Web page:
With her campaign centred on anti-bullying, Naya was pulled to the world of colourism. Her findings revealed that it was a growing phenomenon in the society and is rarely talked about.
“Colourism exists in our society and it is a conversation that is not happening,” Naya said, adding, “which is why people can get away with a lot of things, offending people without realising that it’s harmful to their mind. People need to know their self-esteem and this is one way of doing it.”
Being a sensitive topic, Naya and her director, Daniel Etim-Effiong, who co-wrote the script, strived for balance. They gathered celebrities from different walks of life with different skin tones to talk about their experience with colourism. So one could see Edewor complaining about not landing a role because she wasn’t too ‘African’ and a darker British-Nigerian actress Diana Yekini lamenting how she was rejected because of her skin tone.
Naya explained further: “That shows you how weird the dynamics are. Yekini said she is not getting work because she is dark-skinned, that she is too African and there you have Edewor who is not getting the job because she is not African enough. So where do we draw the line, considering the facts that these women are African.”
One of the shocking revelations from the documentary was Bobrisky’s confession that he would love to have his normal skin tone back.
“It’s so stressful. You have to make sure you apply the cream in the right places so that everything will blend properly,” he lamented in the documentary.
Naya revealed that the internet sensation known for his queer effeminacy and extreme bleaching of his skin was willing to talk once he learned what the film was all about. “I didn’t influence his answer in anyway,” she admitted.
“I just allowed him to talk and express himself. It was probably an avenue for him to express himself. Maybe it was therapeutic for him; maybe it lifted some weight off his shoulders. I knew a lot of people would see him in a different light after that documentary.”
Another major highpoint of the documentary was the way Naya tied it to her heritage. The documentary marked the first time Naya would visit her mother’s hometown. That visit was an emotional one for Naya who gets teary-eyed easily (she is seriously working hard on that). Although, the essence of documenting her trip to the village was lost on some members of the audience, Naya believed that it was important to project the link between one’s heritage and self-esteem.
“At first, I wasn’t sure of the idea,” she confessed, “because I wanted to focus on the subject alone. Then the director brought up a point which was that why most people are easily influenced is because they are not in touch with their heritage and true identity; and having a clear understanding of what your heritage is all about and having time with your family and having them tell you stories about their past, your grandparents, forebears brings you closer to home and as a result to your identity. I believe that when we finally understand what our identity is, we will not be easily influenced.”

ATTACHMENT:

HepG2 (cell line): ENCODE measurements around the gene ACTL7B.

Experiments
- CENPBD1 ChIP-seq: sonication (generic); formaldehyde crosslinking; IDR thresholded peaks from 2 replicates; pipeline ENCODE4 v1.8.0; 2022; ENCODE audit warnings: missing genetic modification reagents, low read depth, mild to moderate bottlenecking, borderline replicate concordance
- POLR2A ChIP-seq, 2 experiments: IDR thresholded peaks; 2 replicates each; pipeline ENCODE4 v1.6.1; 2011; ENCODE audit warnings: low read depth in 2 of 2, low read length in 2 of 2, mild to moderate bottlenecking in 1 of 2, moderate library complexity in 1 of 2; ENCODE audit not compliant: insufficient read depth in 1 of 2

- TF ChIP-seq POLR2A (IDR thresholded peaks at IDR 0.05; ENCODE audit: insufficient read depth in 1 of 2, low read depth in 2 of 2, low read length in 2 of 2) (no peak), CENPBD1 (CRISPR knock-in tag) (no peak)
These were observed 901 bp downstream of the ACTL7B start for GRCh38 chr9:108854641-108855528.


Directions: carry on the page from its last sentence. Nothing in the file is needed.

While her film highlights the harmful effects of colourism, Naya wouldn’t label it as an anti-bleaching advocacy tool.
“Just watching the teaser and trailer can give people the wrong impression,” she pointed out but argued that “it is not an advocacy tool for anti-bleaching.”
We highlighted the harms of bleaching one’s skin. But if you haven’t watched the full documentary, you can make assumptions which are what we basically do most times. We make assumptions without knowing the facts,” said Naya.
“I didn’t choose to make this film to bash or judge anyone. That is not my priority. My priority is to teach people how to love themselves as they are. And if in the process I can get a few people not to alter their skin tone, then mission accomplished.”
When many actors become producers or directors, they often produce fictional narratives but Naya is different.
“I have two reasons for choosing documentary to make my producer debut,” she said.
“First, in 2014, in an interview I said I want to do a documentary on colourism. Second reason, I wanted to go into production but I didn’t want to do so blindly. I would rather start with a documentary, understand it, and make sure I can actually thrive in this business before producing a film. Film takes a lot out of you and considering the kind of person that I am, I cannot attach my name to anything that I’m not proud of. It is about starting small and expanding from there.
“If I were to make a film, I have to think about my cast, location, crew, and script. I have to make sure that my film is incredible. I can’t just attach my name to mediocrity. I have to make sure I have the best location, the best crew. There is a lot that goes into it. Moreover, the budget I had which was N5.5 million given to me by Amstel Malta could only make a documentary,” Naya told THISDAY.
With the documentary premiere in March by Nivea, Naya’s goal is to get ‘Skin’ shown to university students across the country, then distribute it to other online platforms. Yet, she did not show any interest in Netflix which has become a preferred platform for top Nollywood producers. Naya would not give a reason why her documentary won’t fly on Netflix.
She said: “I can’t disclose that but Netflix is huge. It is a global brand and gives your work the opportunity to be seen all over the world. That’s why it is everywhere.”
Apparently, Naya has enjoyed a healthy dose of fame since her debut in Nollywood though she modestly refused to see herself as an established actress. The silver screen goddess believes she is evolving with no intention to go into directing – at least for now.